"Unsafe Acts" is the fourth in Bill Kirton's series of crime novels set in north east Scotland. We find Detective Chief Inspector Jack Carston picking up the pieces left by an incompetent sergeant after a group of oil workers spent their first night ashore attacking gay men in various locations across Cairnburgh, Bill Kirton's fictional setting for the Jack Carston series. Things take on an even darker tone when a body is later found of an oil rig safety officer, Ally Baxter, widely believed by his colleagues to be gay, and reviled by them because of it.
Carston has other problems. He doesn't get on with his boss, and believes that the sergeant who fouled up the initial investigation into the violence was placed in his team against his wishes to keep tabs on him. And then a second body is found, of Vicky Bryant, a prostitute. Things begin to get even more intriguing when the police discover that the two victims had known each other extremely well.
"Unsafe Acts" is a thoroughly enjoyable crime novel. The characters are well drawn, and DCI Carston is someone it's easy to like, despite failings that when compared with those often exhibited by fictional cops are relatively minor. He even has that most unusual of things for a fictional detective, a happy marriage. Meanwhile the plot develops nicely, in a way that keep you enthusiastically turning the page, and there are some neat twists and turns as you approach a conclusion that is both unexpected and, with hindsight, completely logical. DCI Carston may not be entirely satisfied with the outcome at the end of the book, but most of Bill Kirton's readers will be.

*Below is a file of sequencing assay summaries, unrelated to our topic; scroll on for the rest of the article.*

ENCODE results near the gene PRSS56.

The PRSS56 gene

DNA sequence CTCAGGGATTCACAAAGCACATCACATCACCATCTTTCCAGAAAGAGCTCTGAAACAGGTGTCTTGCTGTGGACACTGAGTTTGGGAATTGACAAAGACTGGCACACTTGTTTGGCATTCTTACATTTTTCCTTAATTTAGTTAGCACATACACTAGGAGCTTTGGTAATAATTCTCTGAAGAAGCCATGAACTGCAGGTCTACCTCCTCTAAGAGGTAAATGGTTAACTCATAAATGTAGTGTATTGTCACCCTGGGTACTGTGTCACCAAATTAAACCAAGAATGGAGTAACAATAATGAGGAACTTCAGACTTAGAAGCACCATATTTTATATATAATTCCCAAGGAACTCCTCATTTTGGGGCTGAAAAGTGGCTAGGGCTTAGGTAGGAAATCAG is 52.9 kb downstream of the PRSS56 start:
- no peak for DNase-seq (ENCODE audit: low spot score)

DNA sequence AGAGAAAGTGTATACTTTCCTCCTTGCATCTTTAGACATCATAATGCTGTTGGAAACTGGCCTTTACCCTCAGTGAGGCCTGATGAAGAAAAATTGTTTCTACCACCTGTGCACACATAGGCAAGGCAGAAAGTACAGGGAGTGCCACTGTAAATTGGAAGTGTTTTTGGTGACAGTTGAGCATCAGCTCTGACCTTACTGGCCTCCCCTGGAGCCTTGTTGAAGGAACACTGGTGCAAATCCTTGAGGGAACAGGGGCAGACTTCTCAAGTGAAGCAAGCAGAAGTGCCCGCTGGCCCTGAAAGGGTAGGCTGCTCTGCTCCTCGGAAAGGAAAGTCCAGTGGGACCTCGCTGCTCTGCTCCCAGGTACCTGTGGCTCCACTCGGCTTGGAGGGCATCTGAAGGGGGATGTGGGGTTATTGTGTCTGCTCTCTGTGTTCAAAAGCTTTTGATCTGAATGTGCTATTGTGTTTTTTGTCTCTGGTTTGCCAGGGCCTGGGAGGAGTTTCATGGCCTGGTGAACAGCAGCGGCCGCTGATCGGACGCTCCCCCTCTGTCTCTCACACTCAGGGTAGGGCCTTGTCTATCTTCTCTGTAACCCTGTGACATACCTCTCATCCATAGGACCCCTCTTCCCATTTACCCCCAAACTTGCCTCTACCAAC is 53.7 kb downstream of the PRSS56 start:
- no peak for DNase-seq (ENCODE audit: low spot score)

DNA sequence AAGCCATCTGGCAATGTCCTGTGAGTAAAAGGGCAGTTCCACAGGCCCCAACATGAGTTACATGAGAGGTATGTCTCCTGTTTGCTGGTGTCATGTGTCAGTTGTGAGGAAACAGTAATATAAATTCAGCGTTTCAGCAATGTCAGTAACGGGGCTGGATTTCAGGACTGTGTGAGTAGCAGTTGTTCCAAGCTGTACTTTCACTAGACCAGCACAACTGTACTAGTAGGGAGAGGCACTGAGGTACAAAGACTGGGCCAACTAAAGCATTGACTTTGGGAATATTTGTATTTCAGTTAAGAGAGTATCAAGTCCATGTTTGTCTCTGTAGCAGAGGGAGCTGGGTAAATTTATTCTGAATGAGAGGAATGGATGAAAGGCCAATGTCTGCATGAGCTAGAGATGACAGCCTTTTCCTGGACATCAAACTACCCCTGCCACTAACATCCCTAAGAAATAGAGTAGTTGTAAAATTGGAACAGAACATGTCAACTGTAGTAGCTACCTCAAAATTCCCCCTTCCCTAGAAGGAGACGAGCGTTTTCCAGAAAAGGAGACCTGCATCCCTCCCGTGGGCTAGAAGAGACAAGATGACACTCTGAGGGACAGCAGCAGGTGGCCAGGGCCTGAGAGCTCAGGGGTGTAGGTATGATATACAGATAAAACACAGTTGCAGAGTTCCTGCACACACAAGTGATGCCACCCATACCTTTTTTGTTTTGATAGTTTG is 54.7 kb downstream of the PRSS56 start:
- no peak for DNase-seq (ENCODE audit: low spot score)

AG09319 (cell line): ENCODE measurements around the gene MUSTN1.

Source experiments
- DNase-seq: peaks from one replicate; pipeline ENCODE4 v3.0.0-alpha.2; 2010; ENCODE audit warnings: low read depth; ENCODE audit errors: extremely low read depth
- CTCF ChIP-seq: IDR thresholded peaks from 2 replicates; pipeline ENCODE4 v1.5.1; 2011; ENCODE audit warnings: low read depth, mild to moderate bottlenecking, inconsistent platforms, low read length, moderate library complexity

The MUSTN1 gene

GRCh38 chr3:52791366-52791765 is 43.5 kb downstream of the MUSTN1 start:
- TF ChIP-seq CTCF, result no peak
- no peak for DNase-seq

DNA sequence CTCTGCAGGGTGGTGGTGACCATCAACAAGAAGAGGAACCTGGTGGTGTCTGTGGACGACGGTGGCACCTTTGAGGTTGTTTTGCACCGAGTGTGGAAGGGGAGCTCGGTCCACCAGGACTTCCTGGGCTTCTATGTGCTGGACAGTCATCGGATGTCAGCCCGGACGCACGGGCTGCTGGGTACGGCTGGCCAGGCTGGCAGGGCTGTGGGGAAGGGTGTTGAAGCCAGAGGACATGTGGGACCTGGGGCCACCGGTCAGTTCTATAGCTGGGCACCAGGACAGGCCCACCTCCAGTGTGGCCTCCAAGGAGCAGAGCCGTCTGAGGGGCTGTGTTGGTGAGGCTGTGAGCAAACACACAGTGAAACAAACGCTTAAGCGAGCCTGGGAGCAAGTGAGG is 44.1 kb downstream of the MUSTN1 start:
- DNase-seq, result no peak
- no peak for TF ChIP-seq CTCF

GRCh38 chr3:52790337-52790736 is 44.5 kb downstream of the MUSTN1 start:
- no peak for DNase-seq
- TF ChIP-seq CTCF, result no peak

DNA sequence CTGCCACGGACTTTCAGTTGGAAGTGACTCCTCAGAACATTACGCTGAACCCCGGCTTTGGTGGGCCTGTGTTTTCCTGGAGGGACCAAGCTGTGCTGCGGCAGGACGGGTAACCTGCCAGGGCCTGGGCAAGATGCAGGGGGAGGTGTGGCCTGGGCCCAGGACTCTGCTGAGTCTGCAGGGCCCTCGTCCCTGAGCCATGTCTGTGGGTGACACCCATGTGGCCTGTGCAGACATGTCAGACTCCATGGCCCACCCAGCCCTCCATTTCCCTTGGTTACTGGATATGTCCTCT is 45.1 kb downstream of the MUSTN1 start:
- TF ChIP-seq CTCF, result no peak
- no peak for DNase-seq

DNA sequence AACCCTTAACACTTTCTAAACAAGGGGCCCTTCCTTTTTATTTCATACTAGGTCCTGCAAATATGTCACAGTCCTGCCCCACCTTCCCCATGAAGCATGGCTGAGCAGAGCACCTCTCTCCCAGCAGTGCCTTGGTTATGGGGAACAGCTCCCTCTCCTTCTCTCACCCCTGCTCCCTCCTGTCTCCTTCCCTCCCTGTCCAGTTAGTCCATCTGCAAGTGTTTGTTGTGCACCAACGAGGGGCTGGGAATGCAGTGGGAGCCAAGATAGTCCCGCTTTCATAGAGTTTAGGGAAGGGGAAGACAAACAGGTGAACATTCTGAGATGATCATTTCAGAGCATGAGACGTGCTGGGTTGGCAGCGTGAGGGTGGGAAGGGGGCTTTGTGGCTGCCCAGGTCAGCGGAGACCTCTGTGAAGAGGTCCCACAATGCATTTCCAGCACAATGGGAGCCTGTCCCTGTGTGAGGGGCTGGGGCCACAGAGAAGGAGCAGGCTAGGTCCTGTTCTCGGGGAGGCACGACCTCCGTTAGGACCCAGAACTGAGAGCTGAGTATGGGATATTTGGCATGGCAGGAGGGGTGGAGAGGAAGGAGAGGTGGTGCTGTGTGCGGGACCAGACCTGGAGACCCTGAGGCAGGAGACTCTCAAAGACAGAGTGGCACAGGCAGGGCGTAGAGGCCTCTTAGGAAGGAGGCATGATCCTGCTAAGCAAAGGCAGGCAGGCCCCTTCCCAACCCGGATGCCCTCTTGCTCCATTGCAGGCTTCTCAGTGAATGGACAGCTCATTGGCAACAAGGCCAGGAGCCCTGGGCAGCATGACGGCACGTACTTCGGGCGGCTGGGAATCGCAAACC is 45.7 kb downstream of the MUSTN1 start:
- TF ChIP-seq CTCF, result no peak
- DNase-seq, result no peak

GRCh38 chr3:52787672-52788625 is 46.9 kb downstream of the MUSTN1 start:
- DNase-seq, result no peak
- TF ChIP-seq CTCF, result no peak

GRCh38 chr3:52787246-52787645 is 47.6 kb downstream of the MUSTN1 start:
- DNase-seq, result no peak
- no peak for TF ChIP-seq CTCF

The settings for the drama are nicely developed, and Carston's excursion to an oil rig is as novel for him as it will be for many readers. Fictional Cairnburgh is a town some 40 minutes inland from Aberdeen on the River Dee, a little like Banchory only rather larger. A fictional setting gives an author freedom to invent and develop a storyline without fear of offending residents of anywhere that actually exists, but it also means the reader (this reader, anyway) spends some of their time trying to mentally locate the setting rather than simply going with the flow of the plot: but this is a minor point and certainly didn't get in the way of our enjoyment of this excellent book.